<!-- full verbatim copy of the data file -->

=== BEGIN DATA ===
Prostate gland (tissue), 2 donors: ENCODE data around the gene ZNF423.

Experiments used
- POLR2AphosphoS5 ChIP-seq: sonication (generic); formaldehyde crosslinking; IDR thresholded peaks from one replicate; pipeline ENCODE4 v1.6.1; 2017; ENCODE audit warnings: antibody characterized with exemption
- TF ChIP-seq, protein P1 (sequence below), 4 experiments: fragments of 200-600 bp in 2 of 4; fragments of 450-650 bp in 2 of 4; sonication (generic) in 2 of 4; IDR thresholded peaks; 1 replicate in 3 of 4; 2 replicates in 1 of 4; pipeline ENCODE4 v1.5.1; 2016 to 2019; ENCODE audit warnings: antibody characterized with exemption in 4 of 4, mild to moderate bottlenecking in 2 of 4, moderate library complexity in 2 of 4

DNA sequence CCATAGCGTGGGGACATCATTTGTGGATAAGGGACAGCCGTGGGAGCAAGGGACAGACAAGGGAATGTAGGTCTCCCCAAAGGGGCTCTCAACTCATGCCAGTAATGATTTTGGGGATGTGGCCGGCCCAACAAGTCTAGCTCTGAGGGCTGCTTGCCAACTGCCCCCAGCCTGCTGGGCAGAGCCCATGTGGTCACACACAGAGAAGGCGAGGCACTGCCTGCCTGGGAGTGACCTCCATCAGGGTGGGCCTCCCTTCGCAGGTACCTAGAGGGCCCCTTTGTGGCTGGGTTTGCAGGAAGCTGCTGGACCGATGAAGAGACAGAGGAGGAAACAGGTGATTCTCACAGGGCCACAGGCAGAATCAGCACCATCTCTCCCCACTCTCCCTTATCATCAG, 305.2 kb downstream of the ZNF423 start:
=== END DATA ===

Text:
Prostate gland (tissue), 2 donors: ENCODE data around the gene ZNF423.

Experiments used
- POLR2AphosphoS5 ChIP-seq: sonication (generic); formaldehyde crosslinking; IDR thresholded peaks from one replicate; pipeline ENCODE4 v1.6.1; 2017; ENCODE audit warnings: antibody characterized with exemption
- TF ChIP-seq, protein P1 (sequence below), 4 experiments: fragments of 200-600 bp in 2 of 4; fragments of 450-650 bp in 2 of 4; sonication (generic) in 2 of 4; IDR thresholded peaks; 1 replicate in 3 of 4; 2 replicates in 1 of 4; pipeline ENCODE4 v1.5.1; 2016 to 2019; ENCODE audit warnings: antibody characterized with exemption in 4 of 4, mild to moderate bottlenecking in 2 of 4, moderate library complexity in 2 of 4

DNA sequence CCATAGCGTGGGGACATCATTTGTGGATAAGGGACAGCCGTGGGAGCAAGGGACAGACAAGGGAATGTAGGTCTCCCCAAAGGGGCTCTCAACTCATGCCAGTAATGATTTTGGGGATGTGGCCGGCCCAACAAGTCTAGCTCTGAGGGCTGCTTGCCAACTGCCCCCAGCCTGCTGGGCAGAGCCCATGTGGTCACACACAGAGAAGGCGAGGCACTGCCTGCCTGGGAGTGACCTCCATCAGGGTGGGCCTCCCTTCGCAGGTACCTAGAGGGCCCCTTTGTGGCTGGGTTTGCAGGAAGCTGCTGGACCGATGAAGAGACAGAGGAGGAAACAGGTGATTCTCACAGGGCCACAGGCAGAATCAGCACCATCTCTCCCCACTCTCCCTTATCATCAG, 305.2 kb downstream of the ZNF423 start: